Part of this complete breakfast

Swiping into a dining hall for breakfast costs me $6.82. Eating breakfast at home costs me about 90¢, depending on how good a deal I get on my cereal and whether there’s a banana in it or not.

But eating at home is way less fun. If you’ve ever paid attention to a cereal advertisement, you know that after the obligatory shots of smiling children and slow-motion milk splashing about, a picture of the bowl of cereal is shown next to what seems like a cornucopia of other foods, and the narrator of the commercial indicates that all of it together comprises a “complete breakfast.”

These “complete breakfasts” are the stuff of utopia, and I eat them with a frequency of between once a month and never in my off-campus domicile. These days, I simply have neither the time nor the resources to go all-out on breakfast. If you’re a first-year or a particularly dining hall-friendly upperclassman and indulge in a premium meal plan, you certainly should be.

The dining hall options give the prospective complete-breakfaster a wealth of options. Cereal is just the beginning; this week I’ve compiled a few morning-starters you might not have thought of. They work best on the dining halls’ brunch days, when options are a bit more plentiful. Plus, you know we are sick of the brunch selection by November.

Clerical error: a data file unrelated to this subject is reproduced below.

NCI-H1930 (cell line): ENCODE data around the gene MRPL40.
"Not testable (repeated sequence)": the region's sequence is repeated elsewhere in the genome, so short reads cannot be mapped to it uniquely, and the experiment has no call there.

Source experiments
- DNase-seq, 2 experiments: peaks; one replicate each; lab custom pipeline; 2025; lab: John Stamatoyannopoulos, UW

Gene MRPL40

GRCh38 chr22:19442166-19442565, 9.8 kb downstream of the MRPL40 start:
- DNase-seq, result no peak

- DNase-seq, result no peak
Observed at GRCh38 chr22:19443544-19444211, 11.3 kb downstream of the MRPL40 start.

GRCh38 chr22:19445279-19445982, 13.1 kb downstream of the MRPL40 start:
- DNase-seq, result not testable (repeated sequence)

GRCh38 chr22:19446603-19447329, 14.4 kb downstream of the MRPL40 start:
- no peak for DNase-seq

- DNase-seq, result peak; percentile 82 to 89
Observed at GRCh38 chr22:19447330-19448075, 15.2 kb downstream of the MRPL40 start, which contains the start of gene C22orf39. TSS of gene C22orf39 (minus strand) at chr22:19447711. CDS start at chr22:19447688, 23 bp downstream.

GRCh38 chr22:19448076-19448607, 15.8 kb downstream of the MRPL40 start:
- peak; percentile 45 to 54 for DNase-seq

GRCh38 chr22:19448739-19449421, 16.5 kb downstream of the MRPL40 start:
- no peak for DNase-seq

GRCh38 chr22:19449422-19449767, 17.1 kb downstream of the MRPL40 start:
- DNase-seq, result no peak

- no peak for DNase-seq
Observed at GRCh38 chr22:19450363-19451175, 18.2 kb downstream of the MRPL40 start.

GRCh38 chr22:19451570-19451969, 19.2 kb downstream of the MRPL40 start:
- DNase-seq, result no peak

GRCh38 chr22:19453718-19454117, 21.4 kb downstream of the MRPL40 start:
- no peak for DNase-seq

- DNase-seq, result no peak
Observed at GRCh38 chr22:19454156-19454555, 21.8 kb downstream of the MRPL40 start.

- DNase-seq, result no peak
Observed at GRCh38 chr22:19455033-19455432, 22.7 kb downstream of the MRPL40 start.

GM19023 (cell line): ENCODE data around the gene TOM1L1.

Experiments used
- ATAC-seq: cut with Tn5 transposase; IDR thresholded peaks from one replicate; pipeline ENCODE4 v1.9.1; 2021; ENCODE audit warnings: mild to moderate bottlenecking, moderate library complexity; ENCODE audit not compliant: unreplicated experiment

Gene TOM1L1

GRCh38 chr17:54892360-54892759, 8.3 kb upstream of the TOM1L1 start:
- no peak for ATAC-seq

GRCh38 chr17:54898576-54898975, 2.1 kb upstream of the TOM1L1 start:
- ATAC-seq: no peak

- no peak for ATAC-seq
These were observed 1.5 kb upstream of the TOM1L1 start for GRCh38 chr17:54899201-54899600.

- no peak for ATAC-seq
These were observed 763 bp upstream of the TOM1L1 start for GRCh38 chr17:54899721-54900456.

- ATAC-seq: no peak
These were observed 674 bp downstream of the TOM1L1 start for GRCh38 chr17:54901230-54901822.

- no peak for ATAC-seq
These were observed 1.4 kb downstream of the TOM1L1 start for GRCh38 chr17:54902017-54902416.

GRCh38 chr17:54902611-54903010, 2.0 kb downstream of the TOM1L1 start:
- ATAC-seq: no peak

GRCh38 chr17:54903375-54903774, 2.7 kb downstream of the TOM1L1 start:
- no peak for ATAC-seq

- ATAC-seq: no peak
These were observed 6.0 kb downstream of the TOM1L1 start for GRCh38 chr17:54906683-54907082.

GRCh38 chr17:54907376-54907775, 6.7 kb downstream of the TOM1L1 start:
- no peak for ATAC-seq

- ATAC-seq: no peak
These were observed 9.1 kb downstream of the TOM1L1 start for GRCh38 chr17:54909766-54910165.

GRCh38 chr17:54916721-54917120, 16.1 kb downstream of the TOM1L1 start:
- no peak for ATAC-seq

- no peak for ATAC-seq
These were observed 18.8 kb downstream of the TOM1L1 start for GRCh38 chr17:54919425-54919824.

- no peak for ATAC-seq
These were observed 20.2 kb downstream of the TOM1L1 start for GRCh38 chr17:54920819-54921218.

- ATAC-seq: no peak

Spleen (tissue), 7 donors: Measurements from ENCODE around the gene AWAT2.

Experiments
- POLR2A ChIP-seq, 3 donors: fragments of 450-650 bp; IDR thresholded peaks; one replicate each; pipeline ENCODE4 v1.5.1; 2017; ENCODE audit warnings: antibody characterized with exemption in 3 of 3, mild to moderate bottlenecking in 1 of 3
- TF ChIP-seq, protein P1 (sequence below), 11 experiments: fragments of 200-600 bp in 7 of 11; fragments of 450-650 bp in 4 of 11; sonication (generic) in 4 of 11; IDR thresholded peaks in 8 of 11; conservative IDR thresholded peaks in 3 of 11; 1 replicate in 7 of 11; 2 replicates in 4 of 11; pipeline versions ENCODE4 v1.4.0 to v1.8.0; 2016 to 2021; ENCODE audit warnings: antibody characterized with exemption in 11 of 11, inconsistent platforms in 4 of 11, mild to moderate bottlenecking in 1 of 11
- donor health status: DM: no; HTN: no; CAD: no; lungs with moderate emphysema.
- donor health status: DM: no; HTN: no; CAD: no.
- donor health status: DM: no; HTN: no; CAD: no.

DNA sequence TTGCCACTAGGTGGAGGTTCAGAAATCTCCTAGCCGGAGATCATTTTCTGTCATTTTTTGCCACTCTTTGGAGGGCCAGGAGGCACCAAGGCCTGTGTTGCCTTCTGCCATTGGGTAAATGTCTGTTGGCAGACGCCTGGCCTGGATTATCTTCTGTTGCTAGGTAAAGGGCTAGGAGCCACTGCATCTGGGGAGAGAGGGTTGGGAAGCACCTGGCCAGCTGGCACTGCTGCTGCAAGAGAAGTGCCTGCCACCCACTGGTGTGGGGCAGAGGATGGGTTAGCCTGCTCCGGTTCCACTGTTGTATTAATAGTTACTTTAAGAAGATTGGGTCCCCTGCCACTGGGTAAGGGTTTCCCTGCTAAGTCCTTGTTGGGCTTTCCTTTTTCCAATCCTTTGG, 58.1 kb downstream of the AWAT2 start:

Not Your Typical Yogurt:

  1. Put a scoop or two of Greek yogurt in one of the dining hall’s larger bowls (you’ll need room for mix-ins).
  2. Add about half the amount of yogurt in peanut butter and some oats/granola. Mix well (the more viscous the peanut butter, the easier this part is).
  3. Slice a banana into the bowl.
  4. Drizzle some honey over everything and enjoy.

The Trifecta Breakfast Sandwich:

  1. Select your grain of preference (an English muffin or whole wheat bread do nicely here) and lightly toast it.
  2. Put a hash brown or two (whatever you have room for) on one slice.
  3. Add a fried egg on top of the hash brown.
  4. Follow up the egg with some bacon.
  5. Add one of the following condiments: hot sauce, barbecue sauce, ketchup or, best of all, sriracha and mayo. Without a condiment, the sandwich will be a bit dry.
  6. Close the sandwich; commence your feast.

The Biggest Bagel

  1. Be very, very hungry.
  2. Toast a bagel. For this recipe, you’ll want a salty bagel — none of that cinnamon raisin stuff.
  3. Put a fairly thick layer of cream cheese on one half.
  4. Choose a protein. Bacon and turkey make for a killer combo, and any of the deli meats make for solid standalone choices.
  5. Add a slice of cheddar cheese.
  6. Close the sandwich and place it on a panini press for just long enough to melt the cheese.
  7. If there’s any out, put some roasted red peppers or the sautéed onion and pepper mix on top of the cheese.
  8. Add some lettuce for crunch.
  9. Close the sandwich and smash it with your palm to make it ingestible.

I understand it’s easy to get sick of dining hall breakfasts. But when you do, just redirect your attention to the variety of ingredients they leave at your disposal. A normal day in the dining hall yields seven distinct breakfast subgroups. Choose three, and that leaves you with 35 different options.

Otherwise, if you ever want to try one of these complete breakfasts, but don’t have the confidence/don’t want to make it yourself/would like to be waited on, I’ll happily make you one in exchange for being swiped in.


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